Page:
A new world trade order?

Talk about quick work. Economist Dani Rodrik joins the blogosphere and presto: Republicans and Democrats agree to a trade deal


Andrew Leonard
May 11, 2007 8:47PM (UTC)

Behold the power of the econo-blogosphere! Three weeks ago Harvard economist Dani Rodrik, a potent critic of "free trade" whose arguments are taken quite seriously by his Ricardo-worshipping colleagues, debuted his eponymous blog, Dani Rodrik's Weblog. A rousing argument on trade, featuring all the usual suspects from Greg Mankiw to Tyler Cowen to Paul Krugman, immediately ensued, no doubt thrilling graduate students in economics departments all over the English-speaking world. Then -- shazam! -- comes the news today that the Bush administration and Democrats have agreed to what the New York Times is calling "a major accord" on trade. Coincidence? I think not.

Theoretically, the agreement paves the way for environmental and worker protections to be attached to pending trade agreements. I'm going to wait until I see the U.S. government actually try to enforce any such protections before I join the ticker-tape parade, but in the meantime, just the fact that the conversation is happening -- both online and in the halls of power -- is worth applauding. Not only is it a sign, as House Speaker Nancy Pelosi declared, of "recognition of the results of the November election," but it is also encouraging proof that the dialogue on trade can embrace a more complex set of nuances than the popular old zero-sum all-or-nothing game of protectionism vs. free trade.

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That's what Rodrik calls "the last war." As he wrote on May 3:

Today's questions are different. Should the U.S. negotiate more bilateral free trade agreements, or fewer? Should we consider a "strategic pause" in trade negotiations to improve the functioning of the WTO or push hard on the existing Doha agenda? Should core labor standards and environmental safeguards be negotiated jointly with trade agreements? How much "policy space" should the WTO allow for? Should labor mobility be part of international trade agreements? How much quid pro quo should the developing countries offer "in return" for agricultural liberalization in the North? Does competition policy and investment belong in the WTO? Should intellectual property rights protection rules be different for developing nations? None of these questions maps neatly into the more-versus-less restriction dichotomy.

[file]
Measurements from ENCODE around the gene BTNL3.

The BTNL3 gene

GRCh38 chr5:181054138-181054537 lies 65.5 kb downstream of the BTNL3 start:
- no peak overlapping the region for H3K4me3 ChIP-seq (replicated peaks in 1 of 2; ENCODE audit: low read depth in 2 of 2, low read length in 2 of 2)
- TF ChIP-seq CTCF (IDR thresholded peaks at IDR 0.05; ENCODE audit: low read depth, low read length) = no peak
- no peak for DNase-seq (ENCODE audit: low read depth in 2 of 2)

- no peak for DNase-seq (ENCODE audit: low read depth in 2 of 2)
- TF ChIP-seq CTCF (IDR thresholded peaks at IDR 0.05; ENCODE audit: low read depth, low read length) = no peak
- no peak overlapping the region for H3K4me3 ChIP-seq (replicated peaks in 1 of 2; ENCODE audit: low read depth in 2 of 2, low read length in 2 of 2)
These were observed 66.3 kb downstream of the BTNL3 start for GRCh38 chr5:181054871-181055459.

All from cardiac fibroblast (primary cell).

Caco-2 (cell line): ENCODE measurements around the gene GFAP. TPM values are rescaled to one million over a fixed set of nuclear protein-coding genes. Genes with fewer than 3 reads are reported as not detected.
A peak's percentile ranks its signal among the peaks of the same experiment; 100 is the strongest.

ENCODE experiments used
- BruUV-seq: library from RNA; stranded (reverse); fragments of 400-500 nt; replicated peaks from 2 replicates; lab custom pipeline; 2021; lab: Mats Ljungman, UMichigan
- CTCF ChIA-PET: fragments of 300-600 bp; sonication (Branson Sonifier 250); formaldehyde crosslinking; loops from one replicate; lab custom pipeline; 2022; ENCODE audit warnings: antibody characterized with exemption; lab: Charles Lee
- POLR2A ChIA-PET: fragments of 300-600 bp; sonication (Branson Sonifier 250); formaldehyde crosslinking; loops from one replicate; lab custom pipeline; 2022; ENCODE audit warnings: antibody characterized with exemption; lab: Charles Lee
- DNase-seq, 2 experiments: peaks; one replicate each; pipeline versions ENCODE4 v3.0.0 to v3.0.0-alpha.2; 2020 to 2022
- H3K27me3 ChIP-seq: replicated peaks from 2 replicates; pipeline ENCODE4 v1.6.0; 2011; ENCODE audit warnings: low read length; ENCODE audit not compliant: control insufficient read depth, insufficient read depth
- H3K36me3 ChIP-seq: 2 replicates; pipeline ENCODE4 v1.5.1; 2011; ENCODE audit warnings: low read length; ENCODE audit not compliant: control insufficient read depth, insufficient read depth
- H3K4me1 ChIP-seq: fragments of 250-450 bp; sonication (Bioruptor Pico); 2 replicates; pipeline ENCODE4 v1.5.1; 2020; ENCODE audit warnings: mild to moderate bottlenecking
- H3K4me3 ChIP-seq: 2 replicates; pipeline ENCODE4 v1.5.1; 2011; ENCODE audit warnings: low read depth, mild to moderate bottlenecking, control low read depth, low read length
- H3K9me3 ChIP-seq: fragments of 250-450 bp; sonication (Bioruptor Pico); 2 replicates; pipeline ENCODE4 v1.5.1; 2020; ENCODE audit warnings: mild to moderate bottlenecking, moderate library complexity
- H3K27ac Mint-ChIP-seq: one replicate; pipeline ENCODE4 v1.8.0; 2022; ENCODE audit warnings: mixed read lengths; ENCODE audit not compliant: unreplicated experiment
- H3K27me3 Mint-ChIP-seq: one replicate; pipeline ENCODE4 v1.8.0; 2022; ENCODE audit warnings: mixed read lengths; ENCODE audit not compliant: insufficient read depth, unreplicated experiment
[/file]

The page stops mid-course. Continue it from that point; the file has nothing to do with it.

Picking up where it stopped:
In that one paragraph, Rodrik, whose explorations of industrial policy and critiques of globalization have been referenced in How the World Works several times, lays out an impressive agenda for research and debate that demands wonky attention to detail and consideration of the evidence and scorns ideological dogmatism. Rodrik has long argued that every country's situation is different, and sweeping one-size-fits-all solutions (à la the Washington Consensus) do not respect such individuality. Let's hope both Democrats and Republicans are listening.

For his contributions, Rodrik laments that he has been accused by other economists of "giving ammunition to the barbarians"; of providing cover for economic isolationists whose fundamental antipathy to a global economy is anathema to all card-carrying economists, including Rodrik. This used to keep him awake at night, he wrote:

For several years after I first received the "ammunition to the barbarians" critique, I agonized endlessly about whether I might be doing the wrong thing by letting my reading of the evidence take me to a more nuanced case for international trade than most economists are used to ...

And then I had an epiphany. Surely God would not have put all the barbarians only on one side of the issue!

And when you think about it, it is obvious. First, and almost definitionally, if you think a certain approach is correct, it follows directly that you disagree with anyone who thinks that the right way to go is with either more or less of what you are proposing. And in the case of trade in particular, anyone who thinks that free-trade arguments do not get occasionally hijacked by what I call market-access rent-seekers must have been asleep during the past quarter century. Think of intellectual property rights in the WTO, or of the investment provisions of many bilateral trade agreements. Reassuringly for those who believe in a symmetric universe, there are barbarians on both sides of this issue.

I have been sleeping a lot better since.

This is a good thing. The Internet needs him well rested.


Andrew Leonard

Andrew Leonard is a staff writer at Salon. On Twitter, @koxinga21.

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